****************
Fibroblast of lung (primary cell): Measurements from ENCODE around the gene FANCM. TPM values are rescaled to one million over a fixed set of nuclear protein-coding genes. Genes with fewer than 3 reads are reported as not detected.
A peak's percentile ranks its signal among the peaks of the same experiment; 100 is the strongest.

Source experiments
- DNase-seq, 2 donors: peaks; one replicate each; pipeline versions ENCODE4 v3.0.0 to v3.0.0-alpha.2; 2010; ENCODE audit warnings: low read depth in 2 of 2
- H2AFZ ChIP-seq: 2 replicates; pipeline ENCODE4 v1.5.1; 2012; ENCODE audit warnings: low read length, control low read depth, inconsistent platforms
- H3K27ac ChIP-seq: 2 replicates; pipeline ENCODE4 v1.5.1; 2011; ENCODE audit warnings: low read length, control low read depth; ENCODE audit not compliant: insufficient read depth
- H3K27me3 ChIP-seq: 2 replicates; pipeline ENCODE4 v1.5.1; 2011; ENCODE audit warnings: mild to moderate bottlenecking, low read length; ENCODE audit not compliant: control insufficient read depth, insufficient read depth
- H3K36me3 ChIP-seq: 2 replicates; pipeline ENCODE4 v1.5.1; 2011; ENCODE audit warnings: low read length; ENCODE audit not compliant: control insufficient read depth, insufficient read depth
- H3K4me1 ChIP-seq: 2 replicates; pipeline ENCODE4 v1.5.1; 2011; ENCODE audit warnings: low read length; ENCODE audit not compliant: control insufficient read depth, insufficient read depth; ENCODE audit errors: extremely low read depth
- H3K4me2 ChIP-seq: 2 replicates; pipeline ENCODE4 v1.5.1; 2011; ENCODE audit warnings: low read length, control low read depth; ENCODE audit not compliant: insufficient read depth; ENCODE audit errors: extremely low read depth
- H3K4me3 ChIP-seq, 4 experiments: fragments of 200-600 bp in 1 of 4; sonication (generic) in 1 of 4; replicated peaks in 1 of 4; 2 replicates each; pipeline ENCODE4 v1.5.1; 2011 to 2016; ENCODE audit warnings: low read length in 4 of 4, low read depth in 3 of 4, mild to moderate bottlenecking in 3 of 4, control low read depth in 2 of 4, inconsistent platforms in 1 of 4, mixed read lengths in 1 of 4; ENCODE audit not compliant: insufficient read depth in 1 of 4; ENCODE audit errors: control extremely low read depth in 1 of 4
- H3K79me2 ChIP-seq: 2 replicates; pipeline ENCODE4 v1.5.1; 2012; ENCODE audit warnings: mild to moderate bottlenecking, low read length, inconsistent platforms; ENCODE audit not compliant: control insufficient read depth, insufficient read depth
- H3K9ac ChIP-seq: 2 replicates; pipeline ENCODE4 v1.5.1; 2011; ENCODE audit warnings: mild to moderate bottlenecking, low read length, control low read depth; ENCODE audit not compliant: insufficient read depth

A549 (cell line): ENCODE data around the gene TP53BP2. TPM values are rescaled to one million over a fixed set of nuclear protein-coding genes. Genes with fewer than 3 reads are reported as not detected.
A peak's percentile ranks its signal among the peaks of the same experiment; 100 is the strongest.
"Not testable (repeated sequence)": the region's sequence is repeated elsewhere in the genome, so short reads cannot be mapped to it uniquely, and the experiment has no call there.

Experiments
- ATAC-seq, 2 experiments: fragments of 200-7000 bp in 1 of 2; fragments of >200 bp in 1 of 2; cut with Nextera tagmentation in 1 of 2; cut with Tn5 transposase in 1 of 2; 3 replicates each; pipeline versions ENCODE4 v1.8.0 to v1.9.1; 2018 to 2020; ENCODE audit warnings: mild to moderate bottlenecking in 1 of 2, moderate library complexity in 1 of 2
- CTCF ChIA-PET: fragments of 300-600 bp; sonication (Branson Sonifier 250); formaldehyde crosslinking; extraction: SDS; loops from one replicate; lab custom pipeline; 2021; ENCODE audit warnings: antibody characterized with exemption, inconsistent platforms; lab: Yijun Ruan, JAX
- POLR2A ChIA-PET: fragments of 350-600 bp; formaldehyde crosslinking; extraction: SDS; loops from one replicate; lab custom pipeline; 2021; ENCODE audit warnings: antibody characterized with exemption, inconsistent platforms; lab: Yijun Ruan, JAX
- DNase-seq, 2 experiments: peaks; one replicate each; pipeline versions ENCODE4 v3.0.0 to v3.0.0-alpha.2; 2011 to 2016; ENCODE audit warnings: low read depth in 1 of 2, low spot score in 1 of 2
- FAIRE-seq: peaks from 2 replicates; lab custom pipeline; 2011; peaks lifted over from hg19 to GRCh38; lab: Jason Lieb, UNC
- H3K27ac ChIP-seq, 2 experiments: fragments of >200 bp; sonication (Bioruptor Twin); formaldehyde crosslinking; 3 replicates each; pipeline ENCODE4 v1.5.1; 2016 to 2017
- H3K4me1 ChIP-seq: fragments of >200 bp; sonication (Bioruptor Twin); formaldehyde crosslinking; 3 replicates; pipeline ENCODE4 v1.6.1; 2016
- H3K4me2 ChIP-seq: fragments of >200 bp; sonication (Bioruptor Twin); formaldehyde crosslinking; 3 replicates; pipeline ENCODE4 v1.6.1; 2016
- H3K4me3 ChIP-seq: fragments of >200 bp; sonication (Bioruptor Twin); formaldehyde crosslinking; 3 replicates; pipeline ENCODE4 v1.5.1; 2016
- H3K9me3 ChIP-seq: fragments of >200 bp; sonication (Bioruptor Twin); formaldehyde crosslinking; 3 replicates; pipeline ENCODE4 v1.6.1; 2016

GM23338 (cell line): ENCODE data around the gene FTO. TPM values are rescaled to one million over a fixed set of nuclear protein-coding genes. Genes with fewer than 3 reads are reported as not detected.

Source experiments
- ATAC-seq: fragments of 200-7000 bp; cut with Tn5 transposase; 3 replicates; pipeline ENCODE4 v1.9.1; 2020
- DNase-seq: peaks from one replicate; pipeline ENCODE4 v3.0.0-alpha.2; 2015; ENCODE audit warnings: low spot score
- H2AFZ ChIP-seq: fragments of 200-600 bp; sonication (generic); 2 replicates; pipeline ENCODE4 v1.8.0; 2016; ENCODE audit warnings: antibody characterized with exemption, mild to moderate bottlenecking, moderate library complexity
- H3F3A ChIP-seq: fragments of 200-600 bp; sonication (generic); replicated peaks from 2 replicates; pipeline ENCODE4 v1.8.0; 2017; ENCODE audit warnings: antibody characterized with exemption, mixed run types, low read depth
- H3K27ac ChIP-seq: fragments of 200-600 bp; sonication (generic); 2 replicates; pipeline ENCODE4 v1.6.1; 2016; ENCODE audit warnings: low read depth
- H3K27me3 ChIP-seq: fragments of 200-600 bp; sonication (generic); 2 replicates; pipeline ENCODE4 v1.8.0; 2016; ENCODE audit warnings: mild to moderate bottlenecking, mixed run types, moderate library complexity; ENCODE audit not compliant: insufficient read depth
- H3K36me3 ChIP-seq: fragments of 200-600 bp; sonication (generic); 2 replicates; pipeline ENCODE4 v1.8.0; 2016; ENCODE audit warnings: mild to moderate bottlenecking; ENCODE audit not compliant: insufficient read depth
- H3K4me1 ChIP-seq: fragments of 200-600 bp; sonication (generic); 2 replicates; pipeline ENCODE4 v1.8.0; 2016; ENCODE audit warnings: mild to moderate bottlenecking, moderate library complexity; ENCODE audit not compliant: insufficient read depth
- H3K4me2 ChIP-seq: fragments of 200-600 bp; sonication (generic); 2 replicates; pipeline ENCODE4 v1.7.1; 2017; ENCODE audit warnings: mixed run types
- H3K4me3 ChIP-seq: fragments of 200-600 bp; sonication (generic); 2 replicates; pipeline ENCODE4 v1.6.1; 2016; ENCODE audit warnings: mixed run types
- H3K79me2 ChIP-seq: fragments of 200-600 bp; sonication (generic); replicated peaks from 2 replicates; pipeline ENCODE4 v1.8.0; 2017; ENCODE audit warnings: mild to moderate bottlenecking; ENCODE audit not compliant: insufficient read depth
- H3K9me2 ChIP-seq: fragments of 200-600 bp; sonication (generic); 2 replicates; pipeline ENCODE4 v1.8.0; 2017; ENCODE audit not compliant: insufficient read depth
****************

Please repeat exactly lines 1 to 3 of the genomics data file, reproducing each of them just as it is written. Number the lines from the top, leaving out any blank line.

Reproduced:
Fibroblast of lung (primary cell): Measurements from ENCODE around the gene FANCM. TPM values are rescaled to one million over a fixed set of nuclear protein-coding genes. Genes with fewer than 3 reads are reported as not detected.
A peak's percentile ranks its signal among the peaks of the same experiment; 100 is the strongest.

Source experiments